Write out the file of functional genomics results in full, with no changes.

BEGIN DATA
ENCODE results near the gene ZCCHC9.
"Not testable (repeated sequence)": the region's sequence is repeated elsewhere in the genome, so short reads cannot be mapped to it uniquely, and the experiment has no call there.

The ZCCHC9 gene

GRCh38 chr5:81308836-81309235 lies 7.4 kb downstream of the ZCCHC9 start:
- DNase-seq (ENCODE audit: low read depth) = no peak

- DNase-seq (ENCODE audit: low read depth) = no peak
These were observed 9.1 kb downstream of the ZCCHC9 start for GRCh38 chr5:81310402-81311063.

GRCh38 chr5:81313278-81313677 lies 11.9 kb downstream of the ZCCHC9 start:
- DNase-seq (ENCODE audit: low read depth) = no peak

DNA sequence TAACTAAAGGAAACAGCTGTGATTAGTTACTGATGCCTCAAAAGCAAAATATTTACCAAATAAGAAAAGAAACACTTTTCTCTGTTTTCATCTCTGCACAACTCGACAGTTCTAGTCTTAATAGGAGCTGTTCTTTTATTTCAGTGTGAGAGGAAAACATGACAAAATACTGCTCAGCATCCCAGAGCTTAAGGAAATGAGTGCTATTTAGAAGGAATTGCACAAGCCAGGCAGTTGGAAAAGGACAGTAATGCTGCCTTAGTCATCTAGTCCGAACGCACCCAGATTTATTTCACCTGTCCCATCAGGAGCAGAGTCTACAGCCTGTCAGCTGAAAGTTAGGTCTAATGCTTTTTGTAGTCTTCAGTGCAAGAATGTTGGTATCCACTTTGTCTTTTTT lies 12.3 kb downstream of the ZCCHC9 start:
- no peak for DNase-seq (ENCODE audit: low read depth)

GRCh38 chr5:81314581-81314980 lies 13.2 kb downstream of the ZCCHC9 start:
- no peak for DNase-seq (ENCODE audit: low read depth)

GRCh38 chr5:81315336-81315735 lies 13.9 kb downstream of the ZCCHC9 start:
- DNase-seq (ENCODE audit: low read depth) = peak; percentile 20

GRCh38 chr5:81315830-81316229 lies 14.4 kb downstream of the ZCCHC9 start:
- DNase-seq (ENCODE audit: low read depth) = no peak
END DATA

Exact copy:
ENCODE results near the gene ZCCHC9.
"Not testable (repeated sequence)": the region's sequence is repeated elsewhere in the genome, so short reads cannot be mapped to it uniquely, and the experiment has no call there.

The ZCCHC9 gene

GRCh38 chr5:81308836-81309235 lies 7.4 kb downstream of the ZCCHC9 start:
- DNase-seq (ENCODE audit: low read depth) = no peak

- DNase-seq (ENCODE audit: low read depth) = no peak
These were observed 9.1 kb downstream of the ZCCHC9 start for GRCh38 chr5:81310402-81311063.

GRCh38 chr5:81313278-81313677 lies 11.9 kb downstream of the ZCCHC9 start:
- DNase-seq (ENCODE audit: low read depth) = no peak

DNA sequence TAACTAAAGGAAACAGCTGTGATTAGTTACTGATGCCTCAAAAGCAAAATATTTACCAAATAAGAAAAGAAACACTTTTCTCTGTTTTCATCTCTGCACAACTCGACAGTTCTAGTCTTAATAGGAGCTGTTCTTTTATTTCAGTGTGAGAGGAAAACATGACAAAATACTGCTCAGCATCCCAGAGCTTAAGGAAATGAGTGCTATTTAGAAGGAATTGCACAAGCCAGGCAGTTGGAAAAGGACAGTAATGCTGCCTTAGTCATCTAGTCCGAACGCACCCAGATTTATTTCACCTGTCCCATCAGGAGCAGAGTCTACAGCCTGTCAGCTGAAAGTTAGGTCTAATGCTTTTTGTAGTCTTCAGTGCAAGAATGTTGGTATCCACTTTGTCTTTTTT lies 12.3 kb downstream of the ZCCHC9 start:
- no peak for DNase-seq (ENCODE audit: low read depth)

GRCh38 chr5:81314581-81314980 lies 13.2 kb downstream of the ZCCHC9 start:
- no peak for DNase-seq (ENCODE audit: low read depth)

GRCh38 chr5:81315336-81315735 lies 13.9 kb downstream of the ZCCHC9 start:
- DNase-seq (ENCODE audit: low read depth) = peak; percentile 20

GRCh38 chr5:81315830-81316229 lies 14.4 kb downstream of the ZCCHC9 start:
- DNase-seq (ENCODE audit: low read depth) = no peak